“In seventh grade I was 13 and had a friend at KIKI radio. He got me a job for 50 cents an hour, summers and weekends, filing records in the library and cleaning up.
“A lot of the disc jockeys in those days partied late,” Corboy continues, “and wouldn’t show up for their broadcast. I had listened to all of them and knew what their style was. One day Buckskin Bob, who was the country-western guy, didn’t show up, and the manager said, ‘We need somebody to do his show.’
“I volunteered because I knew all of his records. I was 14 or so and started the show saying, ‘Buckskin Bob ain’t here today, but Cactus Corboy is!’
“Later I worked at KGU. Lucky Luck was often hung over at 5:30 in the morning, so he’d wander in late and I would cover his first hour. I once did his entire show when he failed to show at all.
“Don Chamberlain was my mentor at KIKI. He made me insist they pay me a dollar an hour, which was big money then. And every now and then when he would be out, I would do Don’s Fishbowl, which was a booth at Fran’s Drive In on Ena Road.”
On weekend and summer nights, kids would all come to the drive-in and flirt with kids in other cars and make requests and dedications, Corboy recalls. “It was pretty exciting for a 15-year-old deejay!”
In his junior year he was class president, and Punahou invited him to re-enroll and lead their debate team.
“I had just been elected student body president. I thought I would just be a small frog in that pond if I went back there. So I stayed and graduated in the Saint Louis class of 1956.”
As the class president, Corboy had to show up to the senior a prom with a date, but all the women he knew were in broadcasting and over 25 years of age.
“So, some of my friends found me a sweet little girl from Sacred Hearts, and I took her to the prom, brought her home, kissed her on the cheek and never saw her again.”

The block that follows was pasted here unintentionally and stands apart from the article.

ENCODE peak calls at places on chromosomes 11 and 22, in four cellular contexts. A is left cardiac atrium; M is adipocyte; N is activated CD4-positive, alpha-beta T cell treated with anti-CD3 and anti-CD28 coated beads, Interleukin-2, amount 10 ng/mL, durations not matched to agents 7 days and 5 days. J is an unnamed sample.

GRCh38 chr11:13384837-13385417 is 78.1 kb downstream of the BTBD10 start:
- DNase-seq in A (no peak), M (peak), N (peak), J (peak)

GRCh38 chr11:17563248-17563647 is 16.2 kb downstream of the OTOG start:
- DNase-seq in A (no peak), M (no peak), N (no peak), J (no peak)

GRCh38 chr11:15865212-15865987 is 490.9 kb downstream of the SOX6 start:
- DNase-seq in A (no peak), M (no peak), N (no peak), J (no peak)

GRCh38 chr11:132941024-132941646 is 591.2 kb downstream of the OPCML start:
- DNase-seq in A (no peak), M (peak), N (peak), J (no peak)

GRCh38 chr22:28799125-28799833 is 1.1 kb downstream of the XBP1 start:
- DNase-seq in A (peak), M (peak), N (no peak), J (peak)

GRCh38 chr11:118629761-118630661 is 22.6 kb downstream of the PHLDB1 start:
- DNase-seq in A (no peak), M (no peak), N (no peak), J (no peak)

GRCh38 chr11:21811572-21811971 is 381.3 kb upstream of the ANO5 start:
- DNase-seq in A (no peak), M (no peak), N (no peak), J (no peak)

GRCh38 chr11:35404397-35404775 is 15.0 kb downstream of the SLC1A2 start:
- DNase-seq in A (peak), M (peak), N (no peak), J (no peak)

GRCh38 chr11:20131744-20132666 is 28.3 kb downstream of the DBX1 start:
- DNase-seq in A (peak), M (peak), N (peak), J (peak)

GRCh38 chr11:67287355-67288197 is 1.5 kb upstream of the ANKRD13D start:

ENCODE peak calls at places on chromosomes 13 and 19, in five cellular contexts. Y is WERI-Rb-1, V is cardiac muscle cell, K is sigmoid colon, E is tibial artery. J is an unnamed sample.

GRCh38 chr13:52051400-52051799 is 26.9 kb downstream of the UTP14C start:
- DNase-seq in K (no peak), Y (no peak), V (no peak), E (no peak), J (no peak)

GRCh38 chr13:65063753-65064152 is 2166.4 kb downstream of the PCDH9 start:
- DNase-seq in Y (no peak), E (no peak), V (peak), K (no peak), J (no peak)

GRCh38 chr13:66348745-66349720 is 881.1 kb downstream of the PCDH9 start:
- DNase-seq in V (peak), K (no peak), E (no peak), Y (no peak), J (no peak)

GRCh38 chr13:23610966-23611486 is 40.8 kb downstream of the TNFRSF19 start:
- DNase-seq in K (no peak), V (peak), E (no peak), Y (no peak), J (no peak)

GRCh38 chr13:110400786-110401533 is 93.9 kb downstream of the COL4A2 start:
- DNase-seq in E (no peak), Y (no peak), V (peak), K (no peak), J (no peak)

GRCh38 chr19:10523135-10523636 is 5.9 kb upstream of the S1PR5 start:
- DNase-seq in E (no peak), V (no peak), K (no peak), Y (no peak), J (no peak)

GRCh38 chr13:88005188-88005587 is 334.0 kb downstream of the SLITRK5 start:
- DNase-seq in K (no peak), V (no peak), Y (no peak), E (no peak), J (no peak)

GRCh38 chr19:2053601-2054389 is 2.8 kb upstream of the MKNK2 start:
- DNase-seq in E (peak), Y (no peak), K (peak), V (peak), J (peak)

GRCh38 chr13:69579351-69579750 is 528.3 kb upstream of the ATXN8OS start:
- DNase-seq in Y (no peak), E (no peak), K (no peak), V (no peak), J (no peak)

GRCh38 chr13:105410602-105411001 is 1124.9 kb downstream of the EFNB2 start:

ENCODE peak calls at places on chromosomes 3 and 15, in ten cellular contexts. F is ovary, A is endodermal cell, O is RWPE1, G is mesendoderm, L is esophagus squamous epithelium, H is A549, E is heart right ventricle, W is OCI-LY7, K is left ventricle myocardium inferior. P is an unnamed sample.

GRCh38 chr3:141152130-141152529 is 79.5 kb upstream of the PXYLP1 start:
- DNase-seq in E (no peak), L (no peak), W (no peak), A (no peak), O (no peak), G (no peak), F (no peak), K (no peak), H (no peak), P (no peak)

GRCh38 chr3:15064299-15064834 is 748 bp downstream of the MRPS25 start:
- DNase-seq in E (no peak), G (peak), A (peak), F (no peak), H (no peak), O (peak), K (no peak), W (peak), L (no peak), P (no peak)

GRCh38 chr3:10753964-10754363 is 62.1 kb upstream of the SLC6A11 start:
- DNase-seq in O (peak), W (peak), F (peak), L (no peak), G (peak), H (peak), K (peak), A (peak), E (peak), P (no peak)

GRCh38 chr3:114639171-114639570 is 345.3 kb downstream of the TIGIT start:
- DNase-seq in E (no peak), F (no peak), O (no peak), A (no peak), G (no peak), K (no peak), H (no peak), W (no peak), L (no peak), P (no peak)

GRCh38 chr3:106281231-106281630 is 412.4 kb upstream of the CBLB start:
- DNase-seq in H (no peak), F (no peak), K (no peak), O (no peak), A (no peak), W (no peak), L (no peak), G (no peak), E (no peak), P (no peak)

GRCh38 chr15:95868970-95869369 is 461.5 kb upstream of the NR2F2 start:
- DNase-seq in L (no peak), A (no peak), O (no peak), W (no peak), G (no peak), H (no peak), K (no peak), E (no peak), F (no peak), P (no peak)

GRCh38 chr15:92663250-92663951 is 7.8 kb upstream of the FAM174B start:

Corboy went to medical school at the University of Illinois and later pursued a specialty in ophthalmology. Returning to Hawaii, he worked at Kaiser Permanente — which reminded him of the ship that brought him to the islands. Five years later he left to open his own clinic in Wahiawa in 1975.
“A number of doctors came to Wahiawa and asked to work with me. In time they convinced me to open an office in the Ala Moana building and then one in Kailua, Wailuku, Kaunakakai, Lanai City, Lihue, Hilo and Kona.”
Twenty-five years later he had nine offices with a surgery center and a staff of 94 people. Forty percent of eye care in Hawaii was through his Hawaiian Eye Center, which was named for the popular TV show “Hawaiian Eye.”
On a trip to Tonga, Corboy found there was just one eye doctor with very poor equipment for 100,000 people. “I came back the next year with a load of equipment and supplies, and taught him modern surgical techniques.”
That led to creating the Hawaiian Eye Foundation, which sent a medical mission to Tonga annually until he retired in 2000. Corboy then expanded the foundation to the South Pacific, Southeast Asia, Africa, the Caribbean and South America.
“Our volunteer surgeons, nurses and techs did 30 missions last year, including 2,000 cataract surgeries for the blind poor. Nothing is more satisfying than restoring vision to a blind grandma who has never seen her grandchildren.”
For this work the University of Chicago, his alma mater, awarded Corboy its Humanitarian of the Year 2019 Award last week.